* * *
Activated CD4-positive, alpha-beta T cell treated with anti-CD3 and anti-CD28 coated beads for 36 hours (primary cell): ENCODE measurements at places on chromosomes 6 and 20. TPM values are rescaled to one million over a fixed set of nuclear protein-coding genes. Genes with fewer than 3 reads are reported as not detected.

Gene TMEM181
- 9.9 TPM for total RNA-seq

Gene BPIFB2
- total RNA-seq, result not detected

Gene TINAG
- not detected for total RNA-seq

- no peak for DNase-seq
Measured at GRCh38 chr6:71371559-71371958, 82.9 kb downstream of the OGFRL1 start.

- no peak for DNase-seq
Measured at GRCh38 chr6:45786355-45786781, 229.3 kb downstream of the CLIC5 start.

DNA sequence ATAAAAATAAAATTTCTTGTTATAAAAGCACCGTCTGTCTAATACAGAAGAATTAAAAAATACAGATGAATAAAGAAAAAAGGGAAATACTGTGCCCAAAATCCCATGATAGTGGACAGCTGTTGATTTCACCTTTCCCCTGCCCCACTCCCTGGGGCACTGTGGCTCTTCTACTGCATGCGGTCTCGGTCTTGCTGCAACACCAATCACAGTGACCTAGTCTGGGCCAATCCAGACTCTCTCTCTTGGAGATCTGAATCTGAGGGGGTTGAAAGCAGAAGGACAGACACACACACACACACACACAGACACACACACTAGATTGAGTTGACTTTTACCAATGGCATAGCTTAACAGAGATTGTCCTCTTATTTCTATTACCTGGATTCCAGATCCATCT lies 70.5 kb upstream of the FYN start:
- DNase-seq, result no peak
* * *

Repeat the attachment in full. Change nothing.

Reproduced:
Activated CD4-positive, alpha-beta T cell treated with anti-CD3 and anti-CD28 coated beads for 36 hours (primary cell): ENCODE measurements at places on chromosomes 6 and 20. TPM values are rescaled to one million over a fixed set of nuclear protein-coding genes. Genes with fewer than 3 reads are reported as not detected.

Gene TMEM181
- 9.9 TPM for total RNA-seq

Gene BPIFB2
- total RNA-seq, result not detected

Gene TINAG
- not detected for total RNA-seq

- no peak for DNase-seq
Measured at GRCh38 chr6:71371559-71371958, 82.9 kb downstream of the OGFRL1 start.

- no peak for DNase-seq
Measured at GRCh38 chr6:45786355-45786781, 229.3 kb downstream of the CLIC5 start.

DNA sequence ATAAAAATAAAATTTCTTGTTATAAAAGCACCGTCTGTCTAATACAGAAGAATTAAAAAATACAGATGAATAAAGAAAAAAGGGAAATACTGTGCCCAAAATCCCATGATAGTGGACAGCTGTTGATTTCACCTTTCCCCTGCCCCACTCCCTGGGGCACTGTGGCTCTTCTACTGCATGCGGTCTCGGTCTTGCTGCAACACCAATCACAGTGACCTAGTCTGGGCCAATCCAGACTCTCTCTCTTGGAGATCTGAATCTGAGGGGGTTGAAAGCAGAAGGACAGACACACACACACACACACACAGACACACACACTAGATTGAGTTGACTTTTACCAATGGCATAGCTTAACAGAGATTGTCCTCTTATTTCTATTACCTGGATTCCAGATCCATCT lies 70.5 kb upstream of the FYN start:
- DNase-seq, result no peak